Divorce can be a predictor of methylphenidate use by children of broken families

Divorce can be a predictor of subsequent methylphenidate use by children of broken families, according to a University of Alberta study.

Methylphenidate is a drug commonly prescribed for attention deficit hyperactivity disorder (ADHD) in children. The rapid increase in use of the drug over the past few decades has been noted in numerous countries, including Canada.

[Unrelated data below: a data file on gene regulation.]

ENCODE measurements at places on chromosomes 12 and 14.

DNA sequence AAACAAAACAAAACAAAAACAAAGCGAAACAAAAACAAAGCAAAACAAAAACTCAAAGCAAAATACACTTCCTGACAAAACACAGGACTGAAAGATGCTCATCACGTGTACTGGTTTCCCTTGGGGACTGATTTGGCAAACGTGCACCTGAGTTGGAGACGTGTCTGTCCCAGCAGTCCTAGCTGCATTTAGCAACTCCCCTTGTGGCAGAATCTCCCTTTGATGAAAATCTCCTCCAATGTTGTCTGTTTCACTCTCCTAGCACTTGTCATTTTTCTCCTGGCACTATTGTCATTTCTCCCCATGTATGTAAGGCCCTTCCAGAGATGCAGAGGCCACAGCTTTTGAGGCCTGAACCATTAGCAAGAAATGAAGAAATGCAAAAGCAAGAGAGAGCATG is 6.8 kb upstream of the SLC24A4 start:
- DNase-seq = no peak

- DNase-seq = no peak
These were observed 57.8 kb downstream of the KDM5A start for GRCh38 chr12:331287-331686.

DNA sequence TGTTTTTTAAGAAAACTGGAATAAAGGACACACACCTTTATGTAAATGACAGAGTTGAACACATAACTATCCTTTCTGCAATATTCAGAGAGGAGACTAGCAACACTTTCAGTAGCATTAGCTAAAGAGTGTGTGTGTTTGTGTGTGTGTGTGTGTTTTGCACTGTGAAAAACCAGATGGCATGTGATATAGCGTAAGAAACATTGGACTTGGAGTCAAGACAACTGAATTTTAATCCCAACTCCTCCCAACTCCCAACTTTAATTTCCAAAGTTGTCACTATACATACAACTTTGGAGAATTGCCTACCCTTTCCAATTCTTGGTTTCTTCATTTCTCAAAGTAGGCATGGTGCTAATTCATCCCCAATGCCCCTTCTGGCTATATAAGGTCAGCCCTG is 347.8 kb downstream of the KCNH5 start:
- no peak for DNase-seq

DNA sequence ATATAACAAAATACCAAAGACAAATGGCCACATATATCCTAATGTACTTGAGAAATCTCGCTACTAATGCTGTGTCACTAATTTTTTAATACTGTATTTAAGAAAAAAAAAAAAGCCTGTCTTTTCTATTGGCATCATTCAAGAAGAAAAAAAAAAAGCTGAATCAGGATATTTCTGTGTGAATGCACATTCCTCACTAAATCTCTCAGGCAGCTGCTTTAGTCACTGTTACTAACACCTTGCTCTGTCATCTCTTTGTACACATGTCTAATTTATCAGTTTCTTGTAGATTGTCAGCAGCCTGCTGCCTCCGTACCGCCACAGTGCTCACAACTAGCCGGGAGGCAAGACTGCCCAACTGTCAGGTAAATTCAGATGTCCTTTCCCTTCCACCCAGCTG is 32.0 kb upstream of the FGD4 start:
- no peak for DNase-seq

Using data from the National Longitudinal Survey of Children and Youth, a study conducted in Canada from 1994 - 2000, Dr. Lisa Strohschein examined the use of methylphenidate in 4,784 children initially in two-biological parent households. About 13% of these children experienced the divorce of their parents during the study period. The percentage of children taking methylphenidate at any time between 1994 and 2000 was 3.3% for children whose parents remained married and 6.1% for children whose parents divorced during this time period.

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